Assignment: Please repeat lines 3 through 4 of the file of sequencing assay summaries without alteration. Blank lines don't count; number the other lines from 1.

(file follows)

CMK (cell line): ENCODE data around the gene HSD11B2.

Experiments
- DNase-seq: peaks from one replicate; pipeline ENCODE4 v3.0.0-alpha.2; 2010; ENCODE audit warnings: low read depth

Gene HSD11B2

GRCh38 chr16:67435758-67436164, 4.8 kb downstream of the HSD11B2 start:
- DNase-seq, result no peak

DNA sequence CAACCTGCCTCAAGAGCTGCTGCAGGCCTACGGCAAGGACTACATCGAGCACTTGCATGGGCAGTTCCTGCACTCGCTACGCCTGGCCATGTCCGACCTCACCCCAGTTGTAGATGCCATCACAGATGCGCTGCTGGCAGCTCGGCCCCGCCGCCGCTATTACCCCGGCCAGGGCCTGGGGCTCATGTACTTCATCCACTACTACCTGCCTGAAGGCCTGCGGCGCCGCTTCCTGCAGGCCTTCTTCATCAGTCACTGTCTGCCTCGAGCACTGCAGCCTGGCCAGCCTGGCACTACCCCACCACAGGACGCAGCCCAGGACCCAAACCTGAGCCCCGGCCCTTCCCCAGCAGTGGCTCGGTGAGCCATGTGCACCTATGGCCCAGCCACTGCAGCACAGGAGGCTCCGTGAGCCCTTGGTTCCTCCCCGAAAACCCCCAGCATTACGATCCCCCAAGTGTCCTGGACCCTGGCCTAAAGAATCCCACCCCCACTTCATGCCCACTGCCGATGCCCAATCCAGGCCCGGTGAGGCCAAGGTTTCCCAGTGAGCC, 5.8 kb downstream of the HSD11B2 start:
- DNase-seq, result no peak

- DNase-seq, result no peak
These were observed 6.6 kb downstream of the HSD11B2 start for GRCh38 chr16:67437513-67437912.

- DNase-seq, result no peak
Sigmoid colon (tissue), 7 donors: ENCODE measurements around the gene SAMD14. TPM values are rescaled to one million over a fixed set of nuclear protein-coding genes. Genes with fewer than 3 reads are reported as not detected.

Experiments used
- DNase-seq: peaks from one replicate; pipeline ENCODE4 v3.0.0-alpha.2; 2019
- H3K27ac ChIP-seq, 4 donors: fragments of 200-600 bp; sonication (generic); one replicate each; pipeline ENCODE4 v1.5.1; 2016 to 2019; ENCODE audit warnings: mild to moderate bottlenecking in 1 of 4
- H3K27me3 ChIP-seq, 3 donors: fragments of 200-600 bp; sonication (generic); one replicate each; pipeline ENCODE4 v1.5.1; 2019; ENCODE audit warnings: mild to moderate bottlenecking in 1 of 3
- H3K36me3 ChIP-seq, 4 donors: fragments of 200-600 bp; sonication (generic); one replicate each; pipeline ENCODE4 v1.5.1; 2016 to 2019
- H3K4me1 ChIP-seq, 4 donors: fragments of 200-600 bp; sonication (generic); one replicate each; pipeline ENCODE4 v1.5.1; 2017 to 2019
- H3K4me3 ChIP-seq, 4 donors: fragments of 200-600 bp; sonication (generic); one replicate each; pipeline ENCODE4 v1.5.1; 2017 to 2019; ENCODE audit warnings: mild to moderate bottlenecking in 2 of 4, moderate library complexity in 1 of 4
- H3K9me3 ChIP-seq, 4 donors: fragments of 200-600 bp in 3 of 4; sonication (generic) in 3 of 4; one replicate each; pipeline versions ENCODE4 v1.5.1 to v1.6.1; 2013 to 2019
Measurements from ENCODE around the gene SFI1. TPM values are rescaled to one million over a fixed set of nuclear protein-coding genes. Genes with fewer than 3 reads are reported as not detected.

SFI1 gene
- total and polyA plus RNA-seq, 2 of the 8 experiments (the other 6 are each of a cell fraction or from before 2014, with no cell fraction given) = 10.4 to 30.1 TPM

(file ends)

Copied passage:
- DNase-seq: peaks from one replicate; pipeline ENCODE4 v3.0.0-alpha.2; 2010; ENCODE audit warnings: low read depth

Gene HSD11B2